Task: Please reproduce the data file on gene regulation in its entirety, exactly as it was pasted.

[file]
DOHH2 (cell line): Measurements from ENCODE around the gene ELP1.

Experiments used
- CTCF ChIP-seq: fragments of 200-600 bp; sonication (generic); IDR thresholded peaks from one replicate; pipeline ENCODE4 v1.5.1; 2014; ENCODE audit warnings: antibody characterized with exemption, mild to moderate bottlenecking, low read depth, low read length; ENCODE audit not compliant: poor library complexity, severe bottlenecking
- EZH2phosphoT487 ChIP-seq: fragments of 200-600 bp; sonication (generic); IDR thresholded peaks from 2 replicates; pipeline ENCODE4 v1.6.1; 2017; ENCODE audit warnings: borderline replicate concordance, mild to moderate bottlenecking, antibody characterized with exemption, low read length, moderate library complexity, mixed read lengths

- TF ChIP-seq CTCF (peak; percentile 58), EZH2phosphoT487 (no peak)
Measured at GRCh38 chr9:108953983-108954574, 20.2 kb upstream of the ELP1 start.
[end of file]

DOHH2 (cell line): Measurements from ENCODE around the gene ELP1.

Experiments used
- CTCF ChIP-seq: fragments of 200-600 bp; sonication (generic); IDR thresholded peaks from one replicate; pipeline ENCODE4 v1.5.1; 2014; ENCODE audit warnings: antibody characterized with exemption, mild to moderate bottlenecking, low read depth, low read length; ENCODE audit not compliant: poor library complexity, severe bottlenecking
- EZH2phosphoT487 ChIP-seq: fragments of 200-600 bp; sonication (generic); IDR thresholded peaks from 2 replicates; pipeline ENCODE4 v1.6.1; 2017; ENCODE audit warnings: borderline replicate concordance, mild to moderate bottlenecking, antibody characterized with exemption, low read length, moderate library complexity, mixed read lengths

- TF ChIP-seq CTCF (peak; percentile 58), EZH2phosphoT487 (no peak)
Measured at GRCh38 chr9:108953983-108954574, 20.2 kb upstream of the ELP1 start.